Access to credit – it’s needed to purchase a home, a car, go to school or start a business. Yet, traditional ways of evaluating the creditworthiness of consumers for these transactions have some limitations. While traditional credit scores remain a reliable way for lenders to predict repayment risk, pairing the scores with other forms of data can provide a more comprehensive picture of a consumer’s ability and willingness to pay back a debt.
With credit balances trending up in every non-mortgage lending category since the pandemic, the demand for credit remains high. Unfortunately, based on anonymized Equifax data, delinquency rates are also trending up by as much as 26% from April of 2022, but still down from March of 2020. As wage gains struggle to keep pace with inflation, consumer spending power is diminished, leaving some with limited capacity to cover emergencies or even regular expenses. Just when borrowers need access to credit, the uncertainty about consumer financial health trends and recent high profile bank failures have some lenders pulling back and tightening their credit policies.
FinTechs have enjoyed explosive growth over the last decade by offering financial services that are faster, simpler, and more widely available. Access to credit is a fundamental value proposition for FinTechs – and their “secret sauce” includes alternative forms of consumer data that provide an expanded view of a borrower’s financial situation. The more complete perspective of consumer financial wherewithal allows lenders to extend more credit without taking on additional risk.
Few lenders are in a position to accept more risk, especially during periods of economic uncertainty. Private FinTech funding that reached a peak in 2021 has slowed according to
Crunchbase News April 2023 – The FinTech Funding Crunch in 4 Charts leading to more scrutiny about profitability. The rapid rise in interest rates has not only throttled venture capital funding, but also threatens some of the FinTech business models that depended upon near-zero rates. The current macroeconomic environment has more FinTechs searching for a balance between inclusive and responsible lending – seeking a balanced path to profitability while expanding lending options.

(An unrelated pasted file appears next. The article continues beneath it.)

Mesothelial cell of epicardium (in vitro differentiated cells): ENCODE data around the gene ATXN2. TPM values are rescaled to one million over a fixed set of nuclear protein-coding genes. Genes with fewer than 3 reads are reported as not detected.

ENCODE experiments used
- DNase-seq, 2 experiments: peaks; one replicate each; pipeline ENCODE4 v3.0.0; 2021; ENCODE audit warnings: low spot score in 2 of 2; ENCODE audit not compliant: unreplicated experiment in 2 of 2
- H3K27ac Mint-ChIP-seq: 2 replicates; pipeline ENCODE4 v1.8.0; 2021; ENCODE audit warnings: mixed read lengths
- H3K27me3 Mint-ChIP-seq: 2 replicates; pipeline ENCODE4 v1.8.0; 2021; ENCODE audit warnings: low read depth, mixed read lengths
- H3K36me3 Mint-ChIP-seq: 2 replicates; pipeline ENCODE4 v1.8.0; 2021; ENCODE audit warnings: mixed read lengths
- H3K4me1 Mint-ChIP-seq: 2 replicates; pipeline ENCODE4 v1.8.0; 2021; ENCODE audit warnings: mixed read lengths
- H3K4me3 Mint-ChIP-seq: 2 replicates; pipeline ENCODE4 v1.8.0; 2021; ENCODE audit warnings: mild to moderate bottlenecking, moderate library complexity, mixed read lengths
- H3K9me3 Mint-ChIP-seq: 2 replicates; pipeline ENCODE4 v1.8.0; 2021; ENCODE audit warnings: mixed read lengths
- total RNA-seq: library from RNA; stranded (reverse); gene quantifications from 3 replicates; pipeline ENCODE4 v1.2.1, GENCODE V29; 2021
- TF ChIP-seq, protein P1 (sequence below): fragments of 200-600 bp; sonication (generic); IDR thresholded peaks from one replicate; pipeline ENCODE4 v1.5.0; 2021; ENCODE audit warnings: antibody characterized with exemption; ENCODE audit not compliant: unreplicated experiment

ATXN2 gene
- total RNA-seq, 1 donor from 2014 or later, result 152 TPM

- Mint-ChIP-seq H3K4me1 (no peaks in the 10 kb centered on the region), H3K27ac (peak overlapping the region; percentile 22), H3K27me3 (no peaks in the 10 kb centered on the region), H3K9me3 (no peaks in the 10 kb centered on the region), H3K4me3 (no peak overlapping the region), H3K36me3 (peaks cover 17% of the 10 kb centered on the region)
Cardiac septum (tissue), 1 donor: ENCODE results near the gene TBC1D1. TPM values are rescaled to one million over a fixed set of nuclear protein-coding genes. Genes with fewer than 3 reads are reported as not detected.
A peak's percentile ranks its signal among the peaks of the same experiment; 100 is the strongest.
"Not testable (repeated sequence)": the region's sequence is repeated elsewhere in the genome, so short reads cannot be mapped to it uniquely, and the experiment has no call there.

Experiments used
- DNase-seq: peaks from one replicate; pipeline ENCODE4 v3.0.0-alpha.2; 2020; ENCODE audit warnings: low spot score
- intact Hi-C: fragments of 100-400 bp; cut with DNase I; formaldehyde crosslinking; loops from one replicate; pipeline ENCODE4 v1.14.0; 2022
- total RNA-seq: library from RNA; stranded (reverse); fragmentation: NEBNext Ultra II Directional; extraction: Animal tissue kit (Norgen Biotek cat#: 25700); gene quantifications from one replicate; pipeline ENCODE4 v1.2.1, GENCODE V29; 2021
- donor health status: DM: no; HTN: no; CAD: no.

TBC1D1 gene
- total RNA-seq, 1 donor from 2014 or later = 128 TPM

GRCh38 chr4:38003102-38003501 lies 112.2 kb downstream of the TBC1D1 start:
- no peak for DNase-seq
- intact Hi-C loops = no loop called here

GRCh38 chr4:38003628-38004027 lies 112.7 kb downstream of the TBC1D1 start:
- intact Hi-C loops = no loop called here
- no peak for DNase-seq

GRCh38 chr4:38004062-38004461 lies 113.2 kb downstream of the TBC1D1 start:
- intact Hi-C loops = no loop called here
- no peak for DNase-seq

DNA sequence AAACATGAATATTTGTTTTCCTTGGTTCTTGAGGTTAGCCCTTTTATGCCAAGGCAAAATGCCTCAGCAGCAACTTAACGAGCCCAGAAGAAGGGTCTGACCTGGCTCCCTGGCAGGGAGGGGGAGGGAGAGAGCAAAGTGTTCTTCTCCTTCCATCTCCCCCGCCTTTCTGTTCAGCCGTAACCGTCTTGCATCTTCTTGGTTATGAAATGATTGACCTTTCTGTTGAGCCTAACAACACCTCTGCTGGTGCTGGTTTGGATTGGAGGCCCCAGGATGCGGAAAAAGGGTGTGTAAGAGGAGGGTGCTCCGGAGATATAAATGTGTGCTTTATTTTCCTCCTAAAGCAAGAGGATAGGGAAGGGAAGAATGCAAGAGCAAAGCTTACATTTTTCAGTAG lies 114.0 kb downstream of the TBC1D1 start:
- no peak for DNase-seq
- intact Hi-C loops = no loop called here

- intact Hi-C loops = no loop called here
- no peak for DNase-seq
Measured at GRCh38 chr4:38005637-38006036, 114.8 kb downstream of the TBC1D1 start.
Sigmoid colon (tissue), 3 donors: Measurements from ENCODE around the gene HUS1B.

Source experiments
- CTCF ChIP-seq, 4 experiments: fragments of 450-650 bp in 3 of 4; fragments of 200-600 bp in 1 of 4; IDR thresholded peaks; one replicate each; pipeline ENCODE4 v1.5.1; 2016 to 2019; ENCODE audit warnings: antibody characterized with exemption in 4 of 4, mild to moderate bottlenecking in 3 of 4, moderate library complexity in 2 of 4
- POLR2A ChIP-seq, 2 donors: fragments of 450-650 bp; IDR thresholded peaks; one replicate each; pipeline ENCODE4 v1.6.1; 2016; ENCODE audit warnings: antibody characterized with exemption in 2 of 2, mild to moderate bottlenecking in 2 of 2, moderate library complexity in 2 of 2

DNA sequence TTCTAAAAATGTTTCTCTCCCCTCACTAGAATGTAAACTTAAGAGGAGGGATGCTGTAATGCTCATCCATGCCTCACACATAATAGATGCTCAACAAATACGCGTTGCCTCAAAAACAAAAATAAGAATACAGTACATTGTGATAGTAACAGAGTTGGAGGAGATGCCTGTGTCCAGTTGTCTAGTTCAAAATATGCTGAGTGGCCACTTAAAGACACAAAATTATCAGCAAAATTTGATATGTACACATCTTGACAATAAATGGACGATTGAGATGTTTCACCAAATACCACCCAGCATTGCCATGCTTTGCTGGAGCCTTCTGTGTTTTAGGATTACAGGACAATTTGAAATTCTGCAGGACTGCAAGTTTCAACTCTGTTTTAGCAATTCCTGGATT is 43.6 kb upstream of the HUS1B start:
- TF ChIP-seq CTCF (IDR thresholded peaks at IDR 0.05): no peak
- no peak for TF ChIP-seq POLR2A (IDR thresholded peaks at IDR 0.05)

Examples of alternative data that can help reveal profitable lending opportunities include employment and income information, payment records, and bank transactions. Payment data for telecom, utilities, and rental accounts provide valuable insights about a consumer’s history with regular payments, while employment and income data is a good leading indicator of a consumer’s financial capacity. A complete view of a consumer’s ability and willingness to pay, provides lenders with the insights they need to expand lending and help consumers when they need it most.
Technology advances are also making alternative data more accessible to qualified lenders. Equifax leverages cloud technologies to bring together innovation and investment to deliver better insights and outcomes for consumers. Lenders and service providers can obtain a traditional consumer credit score, as well as a one that layers additional data sources – helping consumers to get approved for more opportunities or to obtain the best possible rates. For FinTechs that prefer to develop custom decisioning models, advanced data analytic platforms facilitate alternative data ingestion, keying, and linking to a consumer or small business entity. Access to Fair Credit Reporting Act (FCRA) compliant information with the tools needed to associate the various types of data is the foundation for creating a more complete view of potential customers.
Building models and risk decisioning with alternative data can get complicated and expensive. To make data more usable, providers like Equifax, develop data attributes that can extract valuable insights from raw data to help predict future outcomes. With access to thousands of data attributes across multiple data assets, model builders can test a variety of options to discover the most predictive combinations, or select preconfigured packages for simplicity. Other best practices, such as building waterfalls into decisioning trees or accessing multiple data elements via a single API, can also help boost results and create a better return on data investments. The same practices can also streamline processes and help reduce expenses.
Ultimately, the objective for FinTech lenders is to say yes more – responsibly, and with reduced risk. Underserved communities can represent opportunities for lenders that have the capability to assess risks more discreetly. Adding alternative data can help identify unbanked or underbanked individuals that fall within a target risk profile. Technology innovations that result in broader access to alternative data are expanding opportunities for lenders and helping consumers reach their personal goals.